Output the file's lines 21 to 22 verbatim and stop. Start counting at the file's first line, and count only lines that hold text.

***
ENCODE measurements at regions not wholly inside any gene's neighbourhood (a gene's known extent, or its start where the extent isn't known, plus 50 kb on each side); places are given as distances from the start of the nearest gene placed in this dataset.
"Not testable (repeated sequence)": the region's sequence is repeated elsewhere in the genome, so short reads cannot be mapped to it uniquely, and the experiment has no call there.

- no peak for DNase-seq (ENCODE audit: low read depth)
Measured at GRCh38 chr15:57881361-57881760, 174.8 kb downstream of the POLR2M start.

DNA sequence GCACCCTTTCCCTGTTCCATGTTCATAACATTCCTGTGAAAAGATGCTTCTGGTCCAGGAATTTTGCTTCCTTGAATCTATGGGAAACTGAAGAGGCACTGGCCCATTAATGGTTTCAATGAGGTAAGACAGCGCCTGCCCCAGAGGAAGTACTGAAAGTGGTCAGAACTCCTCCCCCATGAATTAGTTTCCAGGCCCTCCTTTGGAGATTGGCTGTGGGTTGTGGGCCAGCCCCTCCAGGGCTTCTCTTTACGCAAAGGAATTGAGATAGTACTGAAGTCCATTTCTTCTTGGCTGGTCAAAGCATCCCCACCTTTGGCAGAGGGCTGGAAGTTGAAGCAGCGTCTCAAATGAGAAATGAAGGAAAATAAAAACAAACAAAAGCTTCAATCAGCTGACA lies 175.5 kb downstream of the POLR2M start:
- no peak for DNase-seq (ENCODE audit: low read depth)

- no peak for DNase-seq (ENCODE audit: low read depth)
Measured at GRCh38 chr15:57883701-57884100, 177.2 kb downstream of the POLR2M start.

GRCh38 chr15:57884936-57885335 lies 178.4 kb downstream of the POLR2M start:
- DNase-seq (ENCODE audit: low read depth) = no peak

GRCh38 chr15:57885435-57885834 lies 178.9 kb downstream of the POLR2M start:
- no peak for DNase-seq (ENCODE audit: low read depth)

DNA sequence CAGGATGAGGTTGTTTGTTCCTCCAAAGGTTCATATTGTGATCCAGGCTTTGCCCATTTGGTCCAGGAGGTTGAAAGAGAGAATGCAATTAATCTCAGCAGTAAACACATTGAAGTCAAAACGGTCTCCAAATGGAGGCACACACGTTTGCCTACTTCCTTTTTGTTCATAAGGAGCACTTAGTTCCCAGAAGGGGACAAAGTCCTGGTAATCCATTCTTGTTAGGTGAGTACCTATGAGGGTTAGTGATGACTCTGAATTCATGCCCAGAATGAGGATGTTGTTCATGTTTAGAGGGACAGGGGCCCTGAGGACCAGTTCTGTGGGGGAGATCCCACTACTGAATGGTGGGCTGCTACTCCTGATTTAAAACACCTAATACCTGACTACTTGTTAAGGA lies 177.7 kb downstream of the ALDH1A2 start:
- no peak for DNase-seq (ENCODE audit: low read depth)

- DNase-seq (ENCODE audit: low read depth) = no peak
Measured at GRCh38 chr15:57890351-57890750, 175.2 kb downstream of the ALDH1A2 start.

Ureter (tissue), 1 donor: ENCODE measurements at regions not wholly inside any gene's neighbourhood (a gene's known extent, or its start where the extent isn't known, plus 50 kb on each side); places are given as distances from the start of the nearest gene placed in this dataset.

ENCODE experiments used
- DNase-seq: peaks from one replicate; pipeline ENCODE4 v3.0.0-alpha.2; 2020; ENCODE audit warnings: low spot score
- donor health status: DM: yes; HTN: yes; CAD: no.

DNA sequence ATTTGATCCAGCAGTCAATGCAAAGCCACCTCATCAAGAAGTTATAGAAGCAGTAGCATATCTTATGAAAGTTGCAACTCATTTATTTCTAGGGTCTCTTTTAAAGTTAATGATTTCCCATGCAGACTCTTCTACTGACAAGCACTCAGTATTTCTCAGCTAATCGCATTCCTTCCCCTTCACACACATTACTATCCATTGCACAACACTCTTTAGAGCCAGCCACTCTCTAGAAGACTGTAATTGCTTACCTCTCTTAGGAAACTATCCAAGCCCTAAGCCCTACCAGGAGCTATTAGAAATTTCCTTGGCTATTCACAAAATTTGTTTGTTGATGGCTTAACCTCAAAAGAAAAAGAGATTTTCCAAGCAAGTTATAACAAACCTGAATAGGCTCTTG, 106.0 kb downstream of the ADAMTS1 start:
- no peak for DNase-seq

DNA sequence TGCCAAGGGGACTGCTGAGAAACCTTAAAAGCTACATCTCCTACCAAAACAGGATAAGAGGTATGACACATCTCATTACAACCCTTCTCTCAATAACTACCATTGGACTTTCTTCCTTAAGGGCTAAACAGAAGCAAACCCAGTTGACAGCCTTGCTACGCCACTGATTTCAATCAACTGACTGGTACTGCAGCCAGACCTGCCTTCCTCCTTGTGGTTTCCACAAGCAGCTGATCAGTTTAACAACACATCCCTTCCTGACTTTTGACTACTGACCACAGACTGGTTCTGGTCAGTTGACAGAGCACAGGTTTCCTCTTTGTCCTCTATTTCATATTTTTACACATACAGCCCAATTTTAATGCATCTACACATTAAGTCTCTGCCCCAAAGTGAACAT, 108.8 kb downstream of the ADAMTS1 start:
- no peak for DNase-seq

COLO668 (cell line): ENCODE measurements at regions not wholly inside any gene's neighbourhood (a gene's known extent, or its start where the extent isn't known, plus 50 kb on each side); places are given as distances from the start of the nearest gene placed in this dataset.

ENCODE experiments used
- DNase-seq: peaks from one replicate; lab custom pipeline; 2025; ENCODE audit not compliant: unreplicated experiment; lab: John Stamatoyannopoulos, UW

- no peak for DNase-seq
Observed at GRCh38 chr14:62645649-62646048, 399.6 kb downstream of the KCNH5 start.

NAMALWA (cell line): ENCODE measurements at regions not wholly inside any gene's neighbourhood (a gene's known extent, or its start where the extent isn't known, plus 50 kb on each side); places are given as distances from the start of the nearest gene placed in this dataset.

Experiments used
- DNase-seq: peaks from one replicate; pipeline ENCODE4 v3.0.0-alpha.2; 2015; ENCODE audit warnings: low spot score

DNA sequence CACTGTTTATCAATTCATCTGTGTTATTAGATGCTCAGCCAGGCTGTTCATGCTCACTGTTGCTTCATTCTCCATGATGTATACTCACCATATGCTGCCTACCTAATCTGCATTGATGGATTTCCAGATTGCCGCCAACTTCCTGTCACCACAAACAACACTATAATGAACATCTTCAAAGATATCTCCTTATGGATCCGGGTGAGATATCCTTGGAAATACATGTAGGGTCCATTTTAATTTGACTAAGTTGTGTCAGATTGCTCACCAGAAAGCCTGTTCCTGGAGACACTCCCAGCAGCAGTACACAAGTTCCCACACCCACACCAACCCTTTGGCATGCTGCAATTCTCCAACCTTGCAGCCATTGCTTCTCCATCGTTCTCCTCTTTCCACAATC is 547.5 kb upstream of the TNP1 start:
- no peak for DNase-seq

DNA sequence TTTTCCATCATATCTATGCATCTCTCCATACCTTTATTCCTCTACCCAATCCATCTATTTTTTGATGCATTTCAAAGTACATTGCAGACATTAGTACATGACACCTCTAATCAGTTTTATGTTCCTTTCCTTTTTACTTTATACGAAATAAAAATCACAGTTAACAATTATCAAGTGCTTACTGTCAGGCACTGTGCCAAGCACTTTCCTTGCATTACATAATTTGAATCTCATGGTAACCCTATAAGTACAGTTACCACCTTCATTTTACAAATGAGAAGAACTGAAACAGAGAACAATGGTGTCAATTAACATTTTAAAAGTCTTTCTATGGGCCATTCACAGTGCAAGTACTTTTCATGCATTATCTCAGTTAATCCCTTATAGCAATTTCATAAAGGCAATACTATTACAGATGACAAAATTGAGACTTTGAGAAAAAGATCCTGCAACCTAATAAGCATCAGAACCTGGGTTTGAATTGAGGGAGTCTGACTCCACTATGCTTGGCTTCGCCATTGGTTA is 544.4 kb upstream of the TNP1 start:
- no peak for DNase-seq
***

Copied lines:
DNA sequence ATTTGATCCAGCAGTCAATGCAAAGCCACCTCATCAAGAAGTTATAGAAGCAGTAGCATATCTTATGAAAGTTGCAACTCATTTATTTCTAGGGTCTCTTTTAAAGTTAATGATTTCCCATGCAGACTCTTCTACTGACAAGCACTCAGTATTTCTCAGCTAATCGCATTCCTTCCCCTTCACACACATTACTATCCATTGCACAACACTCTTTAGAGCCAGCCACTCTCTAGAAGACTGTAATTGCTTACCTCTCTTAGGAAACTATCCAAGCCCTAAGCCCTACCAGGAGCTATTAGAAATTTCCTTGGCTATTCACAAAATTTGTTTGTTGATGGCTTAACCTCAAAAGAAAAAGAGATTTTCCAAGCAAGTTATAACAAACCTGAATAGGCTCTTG, 106.0 kb downstream of the ADAMTS1 start:
- no peak for DNase-seq